Pentagon Federal Credit Union’s staggering size – $37 billion in assets and 2.8 million members– is a product of its nationwide open charter, enabling it to sign-up virtually anyone as a “member” despite its original 1935 charter limiting membership to those serving or having served in the military. PenFed has wasted no time in aggressive use of this prized open charter — a giant loophole hiding in plain sight —and has eclipsed the credit union industry’s overall growth rate in the first half of 2022 by a whopping seven percent. We’re here to ask – why haven’t policymakers taken action to crack down on this brazen misuse of credit union advantages?
In 2019, PenFed – a prolific purchaser of fellow credit unions – bought Progressive Credit Union, a relatively small institution with assets of $383 million. The key to that transaction was not Progressive’s assets, however. Rather, it was its prized open charter, which essentially gave PenFed carte blanche to boost its membership rolls, regardless of members’ military service or veteran status. Again, PenFed is not even trying to pretend to serve just military families: buses touting PenFed’s “great rates for EVERYONE” ply DC streets, and their ubiquitous television ad jingles appear during high-priced venues like the Super Bowl.
Needless to say, PenFed’s aggressive acquisition strategy together with its open charter has fueled its expansion throughout the United States.
The other ingredient to its success? An aggressive marketing campaign. PenFed spent $65 million on marketing in 2021, approximately double the rate of its peers. According to American Banker, PenFed’s ad spend has yielded nearly 300,000 members in the first half of 2022 alone. The really impressive trick, however, is that PenFed has managed to fuel this explosive growth on the backs of taxpayers. In 2018, PenFed bought an advertising firm that it uses to market itself to potential members, meaning it took a for-profit advertising firm off the federal government’s tax rolls and leveraged it to expand its tax-subsidized business.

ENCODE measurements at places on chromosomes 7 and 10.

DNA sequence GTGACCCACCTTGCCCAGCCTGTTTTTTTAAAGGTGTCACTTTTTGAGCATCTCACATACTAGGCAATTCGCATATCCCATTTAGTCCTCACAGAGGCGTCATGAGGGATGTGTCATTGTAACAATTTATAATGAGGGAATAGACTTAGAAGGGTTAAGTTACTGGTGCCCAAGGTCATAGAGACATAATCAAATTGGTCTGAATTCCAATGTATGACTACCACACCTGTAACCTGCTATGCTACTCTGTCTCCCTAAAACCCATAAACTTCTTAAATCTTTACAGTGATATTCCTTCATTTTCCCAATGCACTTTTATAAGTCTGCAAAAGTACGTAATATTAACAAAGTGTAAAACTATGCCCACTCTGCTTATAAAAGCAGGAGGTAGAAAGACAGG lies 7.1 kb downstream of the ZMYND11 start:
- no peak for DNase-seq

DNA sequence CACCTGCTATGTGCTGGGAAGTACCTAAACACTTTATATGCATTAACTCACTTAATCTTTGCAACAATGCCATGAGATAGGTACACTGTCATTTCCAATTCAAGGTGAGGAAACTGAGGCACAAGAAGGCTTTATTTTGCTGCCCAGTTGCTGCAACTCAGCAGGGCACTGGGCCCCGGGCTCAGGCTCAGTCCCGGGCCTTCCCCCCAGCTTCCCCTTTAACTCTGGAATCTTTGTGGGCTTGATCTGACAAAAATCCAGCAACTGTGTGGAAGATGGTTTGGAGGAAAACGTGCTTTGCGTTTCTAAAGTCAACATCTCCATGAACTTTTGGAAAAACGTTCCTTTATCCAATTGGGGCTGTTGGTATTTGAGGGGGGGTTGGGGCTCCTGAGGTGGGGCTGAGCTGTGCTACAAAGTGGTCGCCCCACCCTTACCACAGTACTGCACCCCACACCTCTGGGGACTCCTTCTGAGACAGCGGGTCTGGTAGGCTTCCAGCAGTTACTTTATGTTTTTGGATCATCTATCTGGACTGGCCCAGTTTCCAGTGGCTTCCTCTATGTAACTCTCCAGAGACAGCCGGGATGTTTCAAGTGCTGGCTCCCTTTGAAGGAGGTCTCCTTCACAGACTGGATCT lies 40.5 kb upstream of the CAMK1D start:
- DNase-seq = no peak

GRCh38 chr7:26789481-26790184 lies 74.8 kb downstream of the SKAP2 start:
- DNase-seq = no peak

Unsurprisingly, executive compensation at credit unions is often tied to metrics around “membership” growth and loan originations. Given PenFed’s surge in membership thanks to acquisitions, its open charter, and an eye-popping marketing budget, its executives have likely been handsomely rewarded. But because PenFed is a federally chartered credit union and therefore not subject to the basic reporting requirements of other not-for-profits, its 2.8 million members will never know how much they pay their senior leadership. Credit unions like PenFed enjoy a federal tax exemption because they purportedly serve individuals of modest means. Concerningly, even ultra-large credit unions like PenFed are not required to demonstrate that they are fulfilling that mandate, and that their tax-subsidy is flowing through to the communities that need it most.
So, to be clear: ultra-large credit unions pay ZERO federal income taxes, buy non-banking entities like advertising firms and pay ZERO taxes on their income while spending millions through the same advertising firms to pad their membership numbers, and then compensate their executives based on that membership growth with ZERO disclosure of that information through Form 990s or otherwise. To top it all off, these large credit unions have ZERO Community Reinvestment Act requirements to demonstrate they are serving the needs of their self-proclaimed unrestricted membership.
Taxpayers, customers, and local communities are ill-served by the unfair advantages that ultra-large credit unions enjoy. Where are regulators and lawmakers on these inequities? As of now, it seems, absent.